China's economic ties with Africa growing stronger: MOFCOM

2024-04-12 Global Times Editor:Li Yan

China's Ministry of Commerce (MOFCOM) affirmed the fruitful achievements in recent years and promising potential of China-Africa economic cooperation on Thursday, while offering encouragement for innovative investment collaboration in emerging sectors and calling for expanded economic ties with Africa.

China's investment in Africa has seen steady growth and enjoys broad prospects. In 2023, the country's direct investment in the continent continued its upward trajectory, contributing to the industrialization and economic diversification process in Africa, a spokesperson for the ministry said on Thursday during a regular press conference.

Experts noted that the economic collaboration between the two sides, driven by mutual long-term development strategies and economic imperatives, holds immense potential due to the strong complementarity between the two economies.

China invests over $400 million annually in Africa's manufacturing sector and contributes more than $37 billion to infrastructure development cooperation, according to MOFCOM.

Amid the global new energy transition, bilateral collaboration in sectors like the digital economy, green initiatives, aerospace, and finance is expanding. China encourages enterprises to pursue cooperation expansion and innovative investment, the spokesperson said.

With ongoing structural optimization, the bilateral collaboration in emerging sectors like new energy vehicles, lithium batteries, and photovoltaic products is witnessing a significant surge, supporting the continent's green energy transition, the ministry noted.

Amid the rapid recovery and upgrading of the Chinese economy, the two sides share enormous opportunities spanning traditional and emerging sectors, Wang Wen, executive dean of the Chongyang Institute for Financial Studies at Renmin University of China (RDCY), told the Global Times on Thursday.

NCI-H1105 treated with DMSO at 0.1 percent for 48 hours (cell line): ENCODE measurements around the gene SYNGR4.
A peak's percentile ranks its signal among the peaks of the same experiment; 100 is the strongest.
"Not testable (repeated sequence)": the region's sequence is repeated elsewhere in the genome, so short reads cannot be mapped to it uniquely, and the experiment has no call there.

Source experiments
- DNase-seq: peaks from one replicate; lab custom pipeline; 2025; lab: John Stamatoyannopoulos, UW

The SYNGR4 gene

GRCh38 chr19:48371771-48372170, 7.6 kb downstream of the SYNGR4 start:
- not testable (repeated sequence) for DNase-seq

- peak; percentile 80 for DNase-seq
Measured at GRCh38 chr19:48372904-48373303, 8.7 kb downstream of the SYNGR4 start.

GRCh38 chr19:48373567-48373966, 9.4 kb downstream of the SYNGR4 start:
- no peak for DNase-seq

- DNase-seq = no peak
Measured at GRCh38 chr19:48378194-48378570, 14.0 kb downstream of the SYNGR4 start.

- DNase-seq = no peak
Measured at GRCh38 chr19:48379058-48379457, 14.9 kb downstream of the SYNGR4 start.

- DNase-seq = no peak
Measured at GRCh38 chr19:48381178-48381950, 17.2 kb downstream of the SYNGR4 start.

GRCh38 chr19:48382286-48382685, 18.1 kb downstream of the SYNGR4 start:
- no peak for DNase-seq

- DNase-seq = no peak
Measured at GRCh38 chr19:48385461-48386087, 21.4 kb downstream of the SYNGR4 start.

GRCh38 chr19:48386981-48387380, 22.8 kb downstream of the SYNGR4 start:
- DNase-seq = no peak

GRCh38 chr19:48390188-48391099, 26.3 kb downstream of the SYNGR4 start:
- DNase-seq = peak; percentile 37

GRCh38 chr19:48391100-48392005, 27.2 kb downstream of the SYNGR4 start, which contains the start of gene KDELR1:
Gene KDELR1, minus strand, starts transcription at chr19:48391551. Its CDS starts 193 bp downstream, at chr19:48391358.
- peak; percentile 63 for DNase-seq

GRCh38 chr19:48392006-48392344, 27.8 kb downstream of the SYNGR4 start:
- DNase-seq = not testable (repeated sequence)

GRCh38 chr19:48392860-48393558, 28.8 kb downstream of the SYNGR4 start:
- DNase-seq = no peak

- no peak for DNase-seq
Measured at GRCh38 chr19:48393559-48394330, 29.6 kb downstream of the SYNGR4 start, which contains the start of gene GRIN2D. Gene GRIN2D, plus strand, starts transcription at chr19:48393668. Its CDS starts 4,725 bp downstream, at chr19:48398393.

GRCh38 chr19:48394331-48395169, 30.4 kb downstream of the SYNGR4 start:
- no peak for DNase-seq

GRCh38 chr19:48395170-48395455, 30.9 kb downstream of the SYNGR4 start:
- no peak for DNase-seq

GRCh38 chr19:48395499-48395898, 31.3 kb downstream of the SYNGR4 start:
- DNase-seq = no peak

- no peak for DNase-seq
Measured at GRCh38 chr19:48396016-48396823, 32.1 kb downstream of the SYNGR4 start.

African countries participating in the Belt and Road Initiative saw a 47 percent increase in construction contracts with China and a 114 percent rise in investment last year, driven partly by the need for minerals used in the electric vehicle, battery and renewable energy industries, the South China Morning Post reported in February.

In stark contrast to Western political coercion, China has embarked on a path with Chinese characteristics, prioritizing local welfare and creating tangible social benefits without imposing political conditions, Wang noted.

Based on mutual benefit, China has spearheaded a series of critical infrastructure projects in Africa's transport, energy, power, housing, and livelihood sectors, significantly boosting local economic growth and enhancing living standards, according to MOFCOM.

Wang stressed that investment in Africa constitutes a significant proportion of China's outward investment. Rapidly evolving engagements between the two sides will not only bolster mutual economic advancement, but also inject strong momentum into world economic recovery and growth.

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